This week’s show starts by telling us more about Steven Seagal’s law enforcement "experience." We learn that Mr. Seagal trained the local SWAT team in sniping, small arms, weapons retention, and hand-to-hand combat. Heck, they even show a black-and-white photo montage of a much younger Seagal holding weapons and applying aikido wrist locks to SWAT team members, so it must be true — right?
Most private security companies, correctional agencies, and law enforcement agencies will have certified trainers conduct their training. In fact, the majority of these experts come from within the agency or from other certified agencies. This is even doubly true when the agency is funded by state or local tax dollars. For example, police officers receive certification from a training academy. Later on, if they wish to specialize and become experts, they are usually afforded additional opportunities for training from within the department, or the chance to apply for specialized teams like SWAT. Eventually, after many years, that new recruit can become a certified trainer for the department or even for the local law enforcement academy. Why is it typically done this way? One answer: lawsuits.
To belabor my point, here is an excerpt from the Louisiana Peace Officer Standards and Training Council website:
"Law Enforcement Training Course" means a basic or advanced course of study certified by the Council for the purpose of educating and training persons in the skills and techniques required of a peace officer in the discharge of his duties.
"Training Center" means any POST accredited school, academy, institute, or any place of learning whatsoever, which offers or conducts a law enforcement or corrections training course.
So, if your tax-funded local police department receives its training from the “Billy Bob School of Self-defense” and an officer accidentally uses excessive force on a suspect, shoots an innocent person, or tries a Chuck Norris karate kick through a car window, I can guarantee you that the lawsuits will fly faster than a Steven Seagal movie makes it to DVD.
Is it possible that a police department might bring a self-defense expert like Seagal in for some supplemental hand-to-hand combat training? Yes. Will that training supersede law enforcement academy training that is built around a use-of-force continuum? I sure hope not! Then again, perhaps they do things differently down in New Orleans?
As for the rest, well, even if Seagal is a certified weapons expert (credentials, please?) it is still a legal risk to have him be the sole trainer of the SWAT team. The truth of the matter is that the SWAT team in this week’s episode probably received their training from department certified trainers. At least, for the sake of Jefferson Parish, I sure hope they did!
Here again we have an example of the producers of Lawman "embellishing" Seagal’s credentials for the sake of “reality” television. I could, however, be wrong and there is a very easy way to silence my criticism — provide all of Mr. Seagal’s law enforcement-related credentials and certifications to the press.
Ah, but this is not why you are reading this recap, is it? You don't want reality. You probably want to know what our action hero did in this week's show. So, let’s get on with it!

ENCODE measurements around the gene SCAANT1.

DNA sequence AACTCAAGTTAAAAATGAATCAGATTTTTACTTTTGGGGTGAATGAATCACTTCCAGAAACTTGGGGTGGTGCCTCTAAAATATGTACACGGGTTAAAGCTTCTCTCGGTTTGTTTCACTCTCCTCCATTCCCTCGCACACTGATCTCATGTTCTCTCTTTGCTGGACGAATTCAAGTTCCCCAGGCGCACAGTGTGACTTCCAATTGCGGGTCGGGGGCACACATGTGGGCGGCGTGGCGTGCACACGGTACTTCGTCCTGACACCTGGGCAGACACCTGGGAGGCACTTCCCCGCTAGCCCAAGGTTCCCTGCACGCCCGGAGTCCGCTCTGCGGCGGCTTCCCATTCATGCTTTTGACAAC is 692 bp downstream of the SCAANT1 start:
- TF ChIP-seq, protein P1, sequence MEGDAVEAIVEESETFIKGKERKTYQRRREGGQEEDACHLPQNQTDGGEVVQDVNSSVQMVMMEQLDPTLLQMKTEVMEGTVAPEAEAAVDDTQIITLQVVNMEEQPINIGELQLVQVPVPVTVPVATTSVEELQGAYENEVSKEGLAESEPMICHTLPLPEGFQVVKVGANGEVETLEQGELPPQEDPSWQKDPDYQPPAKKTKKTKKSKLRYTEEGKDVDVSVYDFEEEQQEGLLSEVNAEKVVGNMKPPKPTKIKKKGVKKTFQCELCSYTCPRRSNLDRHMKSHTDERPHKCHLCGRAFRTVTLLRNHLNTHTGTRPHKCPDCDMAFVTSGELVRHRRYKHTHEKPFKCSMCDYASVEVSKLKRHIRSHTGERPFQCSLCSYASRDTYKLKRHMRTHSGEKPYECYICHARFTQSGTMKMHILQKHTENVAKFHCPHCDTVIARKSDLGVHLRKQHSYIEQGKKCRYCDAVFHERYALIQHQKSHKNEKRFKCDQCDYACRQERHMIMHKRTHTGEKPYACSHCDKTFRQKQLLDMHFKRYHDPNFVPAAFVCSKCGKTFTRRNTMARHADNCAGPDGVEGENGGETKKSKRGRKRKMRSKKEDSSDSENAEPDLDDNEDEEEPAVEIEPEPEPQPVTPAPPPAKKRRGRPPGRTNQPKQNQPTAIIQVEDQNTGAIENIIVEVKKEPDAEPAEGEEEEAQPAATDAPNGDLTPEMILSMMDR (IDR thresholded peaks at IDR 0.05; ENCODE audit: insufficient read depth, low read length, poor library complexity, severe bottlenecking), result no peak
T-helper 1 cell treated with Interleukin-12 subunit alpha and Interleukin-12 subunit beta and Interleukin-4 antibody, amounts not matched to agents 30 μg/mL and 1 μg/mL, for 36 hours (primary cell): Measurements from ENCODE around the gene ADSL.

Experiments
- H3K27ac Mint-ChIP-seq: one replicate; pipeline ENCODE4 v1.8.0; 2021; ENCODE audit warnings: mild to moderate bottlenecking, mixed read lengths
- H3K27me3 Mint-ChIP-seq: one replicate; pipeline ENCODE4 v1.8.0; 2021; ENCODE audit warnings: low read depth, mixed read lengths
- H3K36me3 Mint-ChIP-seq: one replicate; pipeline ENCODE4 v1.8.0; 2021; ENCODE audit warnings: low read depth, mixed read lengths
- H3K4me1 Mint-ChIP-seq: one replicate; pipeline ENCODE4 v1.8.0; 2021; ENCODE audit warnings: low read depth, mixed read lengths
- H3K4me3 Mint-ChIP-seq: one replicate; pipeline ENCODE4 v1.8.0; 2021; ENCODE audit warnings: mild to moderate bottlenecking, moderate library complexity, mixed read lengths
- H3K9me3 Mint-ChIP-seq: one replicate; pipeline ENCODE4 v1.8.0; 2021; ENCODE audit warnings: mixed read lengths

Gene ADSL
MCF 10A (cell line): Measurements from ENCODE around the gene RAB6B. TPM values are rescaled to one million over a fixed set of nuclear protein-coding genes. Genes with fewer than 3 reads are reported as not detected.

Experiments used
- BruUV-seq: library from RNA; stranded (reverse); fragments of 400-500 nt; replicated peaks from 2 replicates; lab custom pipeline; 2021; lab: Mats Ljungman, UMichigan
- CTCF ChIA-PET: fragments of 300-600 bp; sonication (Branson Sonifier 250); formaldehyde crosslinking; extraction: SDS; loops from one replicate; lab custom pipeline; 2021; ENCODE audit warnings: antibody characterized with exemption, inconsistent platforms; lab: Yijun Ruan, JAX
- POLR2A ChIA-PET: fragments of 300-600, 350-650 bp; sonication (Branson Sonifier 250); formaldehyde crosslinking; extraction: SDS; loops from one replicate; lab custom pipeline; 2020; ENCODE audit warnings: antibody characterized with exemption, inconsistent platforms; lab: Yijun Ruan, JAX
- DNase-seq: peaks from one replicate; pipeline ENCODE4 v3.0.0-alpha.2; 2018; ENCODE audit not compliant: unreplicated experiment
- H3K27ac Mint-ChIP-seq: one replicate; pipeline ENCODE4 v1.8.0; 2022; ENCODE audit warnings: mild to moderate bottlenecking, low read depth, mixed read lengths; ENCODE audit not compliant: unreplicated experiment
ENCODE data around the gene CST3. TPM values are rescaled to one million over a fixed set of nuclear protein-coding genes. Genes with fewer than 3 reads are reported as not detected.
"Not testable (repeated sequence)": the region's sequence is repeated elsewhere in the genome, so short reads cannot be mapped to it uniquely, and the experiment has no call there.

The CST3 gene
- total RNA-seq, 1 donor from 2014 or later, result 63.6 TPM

After the “Steven Seagal is a SWAT expert” montage we are treated to a SWAT team practice. Here the team rehearses vehicle extraction skills for a police outreach event called “Day in the Park.” This event allows the police to network with the community and also demonstrates their skills. The SWAT footage segues into Col. John Fortunato’s roll call briefing. Here we learn that this week’s theme is narcotics. Better still, Mr. Seagal gets to participate in a major drug sting. Soon Seagal and a dozen or so officers take down several suspects. During the drug bust one suspect comments, "This is my first time going to jail, Mr. Stallone."
After the drug bust "Mr. Stallone" is back on the street patrolling a very bad neighborhood. Soon Seagal quips, “Let me just look at these here for a second.” By now we should all know what that means — we are about to see the Steven Seagal slow motion Zen bionic eye! "They ain’t nothing wrong with him," declares Seagal. Soon another officer spots some suspicious activity. This time the suspect runs into someone’s house. Once again we are briefly treated to Seagal scanning the house with his magic orb. However, despite Segal’s ocular prowess, the suspect escapes.
Next up is a suspicious traffic stop. These suspects are eventually cleared of their suspicious activity. However, the best part of this scene is another Lawman staple: Someone having an “oh my God it’s Steven Seagal” moment.
“Mr. Steven Seagal, I love your movies. I want your autograph!” exclaims the awe-struck suspect.
After the suspects are cleared, Seagal invites the enamored fan to the aforementioned “Day in the Park” event. There Steven Seagal promises to give that fan his autograph. This interaction prompts Col. John Fortunato to comment, “There are times when Steven’s fame becomes a distraction. But he knows how to use it to our advantage.”
Indeed. He also knows how to use it to his advantage.
The episode ends with the Jefferson Parish Sheriff’s Office “Day in the Park” community outreach event. Just like a Steven Seagal movie, Seagal gets to dress up like a SWAT team member and partake in a role play demonstration of tactical skills. The scene: extract an armed individual from his car. The equipment: a SWAT helicopter and an armored SWAT van. Thankfully — and probably due to the fear of Seagal falling out of the helicopter and landing on some poor citizen — they kept our hero confined to the van extraction team. The scene closes with Seagal commenting on how this event helps to convince kids to stay straight.
All I can say is if “Mr. Stallone” can’t convince troubled youth to stay on the path of righteousness, then nobody can!